To create highly luminescent Ge–Pb perovskite films, we dissolved cesium bromide (CsBr), germanium bromide (GeBr2), lead bromide (PbBr2), phenylethylammonium bromide (PEABr), and molecular additive 1,4,7,10,13,16-hexaoxacyclooctadecane25 in DMSO to form the precursor solution (see ‘Methods’ for details). A quasi-2D/3D mixed-dimensional perovskite composition3,25,26 is expected to form after crystallization. The molar fraction of the Ge and Pb sources in the precursor solution, GeBr2 and PbBr2, are denoted as x and 1−x, where 0 < x < 1. The perovskite precursor solution was spin-coated onto the substrates at 5000 rpm for 120 s. Ethyl acetate (200 μL) was drop-casted onto the spinning substrate 20 s after the start of the spin-coating process, followed by thermal annealing at 70 °C for 10 min.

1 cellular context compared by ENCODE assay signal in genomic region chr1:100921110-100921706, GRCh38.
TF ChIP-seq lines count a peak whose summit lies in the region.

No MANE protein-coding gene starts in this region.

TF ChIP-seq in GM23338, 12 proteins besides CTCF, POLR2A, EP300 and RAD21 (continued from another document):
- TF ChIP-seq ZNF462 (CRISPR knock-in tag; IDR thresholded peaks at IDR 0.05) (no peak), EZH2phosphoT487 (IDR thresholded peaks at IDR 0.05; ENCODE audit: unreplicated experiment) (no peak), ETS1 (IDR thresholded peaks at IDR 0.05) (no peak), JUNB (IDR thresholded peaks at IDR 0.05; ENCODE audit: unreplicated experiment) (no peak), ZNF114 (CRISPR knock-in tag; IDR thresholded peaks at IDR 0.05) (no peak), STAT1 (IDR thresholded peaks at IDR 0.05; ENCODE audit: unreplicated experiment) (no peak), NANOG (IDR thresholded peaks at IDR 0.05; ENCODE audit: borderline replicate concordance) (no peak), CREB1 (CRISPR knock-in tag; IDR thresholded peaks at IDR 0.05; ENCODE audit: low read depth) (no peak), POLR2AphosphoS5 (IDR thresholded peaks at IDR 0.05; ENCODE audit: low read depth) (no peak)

The actual molar fractions of Ge in the resultant thin films are generally in line with that in the precursor solution, as confirmed by inductively coupled plasma optical emission spectroscopy (ICP-OES) (Fig. 1a). The molar fractions of Ge in the films are slightly higher than the intended values when the molar fractions of Ge precursor are equal to or less than 20% (For 10% and 20% Ge content in precursor, the corresponding Ge fractions in films are 15.0% and 25.7%, respectively). When the Ge fractions in precursor exceed 30%, the Ge fractions in films show very close agreement (Fig. 1a). Unless otherwise specified, for simplicity we refer to Ge fraction in precursors in the rest of the paper.

Fig. 1: Structural and compositional characterization of the Ge–Pb perovskite samples.